A money judgment is enforced by a writ of execution, unless the court directs otherwise. The procedure on execution—and in proceedings supplementary to and in aid of judgment or execution—must accord with the procedure of the state where the court is located, but a federal statute governs to the extent it applies.

Since this was an Indiana case, “proceedings supplemental are generally required before the Court issues a garnishment order.” 

Indiana Trial Rule 69(E) controlled the proceedings supplemental, including garnishment generally.  The rule, as applicable in Wolberg, requires, among other things, a verified motion alleging: 

that [the] garnishee has or will have specified or unspecified nonexempt property of, or an obligation owing to, the judgment debtor subject to execution or proceedings supplemental to execution, and that the garnishee be ordered to appear and answer concerning the same or answer interrogatories submitted with the motion.

Garnishment “is a means … to reach property … of a [defendant] which are in the hands of a third person so that they may be applied in favor of the judgment.” 

As to bank accounts, Ind. Code 28-9-3-4(d) outlines what a plaintiff needs to establish in order to garnish. 

Holding.  The Court in Wolberg denied Plaintiff’s motion for the following reasons:  (1) Plaintiff  did not file a motion for proceedings supplemental, (2) the motion for garnishment was not verified, (3) Plaintiff did not allege that he had no cause to believe that levy of execution would satisfy the judgment, (4) as to the nine garnishee banks, Plaintiff alleged they “may hold” bank accounts for Defendant instead of first alleging that Defendant “had or will have” nonexempt property subject to execution and (5) Plaintiff did not represent to the Court his compliance with Ind. Code 28-9-3-4(d).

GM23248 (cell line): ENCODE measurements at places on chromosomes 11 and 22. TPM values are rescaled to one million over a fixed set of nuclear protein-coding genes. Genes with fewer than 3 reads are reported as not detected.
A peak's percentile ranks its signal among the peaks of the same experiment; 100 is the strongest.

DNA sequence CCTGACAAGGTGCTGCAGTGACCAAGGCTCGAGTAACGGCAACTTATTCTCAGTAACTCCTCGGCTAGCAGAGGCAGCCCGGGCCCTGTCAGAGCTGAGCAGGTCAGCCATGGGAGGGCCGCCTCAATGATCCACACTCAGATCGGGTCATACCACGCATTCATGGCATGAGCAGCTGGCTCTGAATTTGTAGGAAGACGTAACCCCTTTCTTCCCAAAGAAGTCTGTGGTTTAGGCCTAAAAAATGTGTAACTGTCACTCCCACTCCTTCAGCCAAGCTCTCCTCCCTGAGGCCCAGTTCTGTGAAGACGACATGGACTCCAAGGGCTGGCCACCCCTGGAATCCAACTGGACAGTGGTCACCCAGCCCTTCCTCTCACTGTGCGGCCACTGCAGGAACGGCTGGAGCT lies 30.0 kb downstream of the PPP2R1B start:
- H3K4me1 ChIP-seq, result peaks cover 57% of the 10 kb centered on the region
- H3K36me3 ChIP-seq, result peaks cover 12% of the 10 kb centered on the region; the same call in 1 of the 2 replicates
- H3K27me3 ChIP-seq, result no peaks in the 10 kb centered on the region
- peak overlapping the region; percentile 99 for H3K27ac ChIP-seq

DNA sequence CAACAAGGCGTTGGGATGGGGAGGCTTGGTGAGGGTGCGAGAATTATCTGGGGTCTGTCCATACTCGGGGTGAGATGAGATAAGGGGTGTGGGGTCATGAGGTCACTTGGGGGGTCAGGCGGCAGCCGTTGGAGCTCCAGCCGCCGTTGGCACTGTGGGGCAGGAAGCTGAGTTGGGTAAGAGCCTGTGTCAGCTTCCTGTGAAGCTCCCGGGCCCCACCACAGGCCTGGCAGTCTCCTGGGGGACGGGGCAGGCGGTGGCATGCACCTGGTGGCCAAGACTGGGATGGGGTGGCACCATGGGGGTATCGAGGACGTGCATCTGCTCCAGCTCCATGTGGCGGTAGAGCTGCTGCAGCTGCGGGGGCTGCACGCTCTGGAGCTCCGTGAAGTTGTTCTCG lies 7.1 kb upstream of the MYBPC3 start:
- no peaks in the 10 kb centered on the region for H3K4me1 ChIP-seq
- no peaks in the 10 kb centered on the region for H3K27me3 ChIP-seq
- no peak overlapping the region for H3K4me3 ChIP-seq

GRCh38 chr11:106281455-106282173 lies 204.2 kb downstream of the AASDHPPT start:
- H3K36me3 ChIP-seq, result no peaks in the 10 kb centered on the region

Policy/rationale.  Courts usually aren’t going to let plaintiff/judgment creditors circumvent the applicable trial rules and statutes.  T’s must be crossed, and I’s must be dotted.  The Court granted Plaintiff leave to re-file papers in order to achieve his objective.  So, Plaintiff got a do-over, but the judgment debtor will be given the appropriate notice and opportunity to be heard.

Related posts. 

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I frequently counsel both plaintiffs and defendants in connection with judgment collection matters.  My colleagues and I also pursue proceedings supplemental, including the garnishment of bank accounts, for judgment creditors.  If you need assistance with a similar matter, please call me at 317-639-6151 or email me at john.waller@woodenmclaughlin.com.  Also, don’t forget that you can follow me on Twitter @JohnDWaller or on LinkedIn, or you can subscribe to posts via RSS or email as noted on my home page.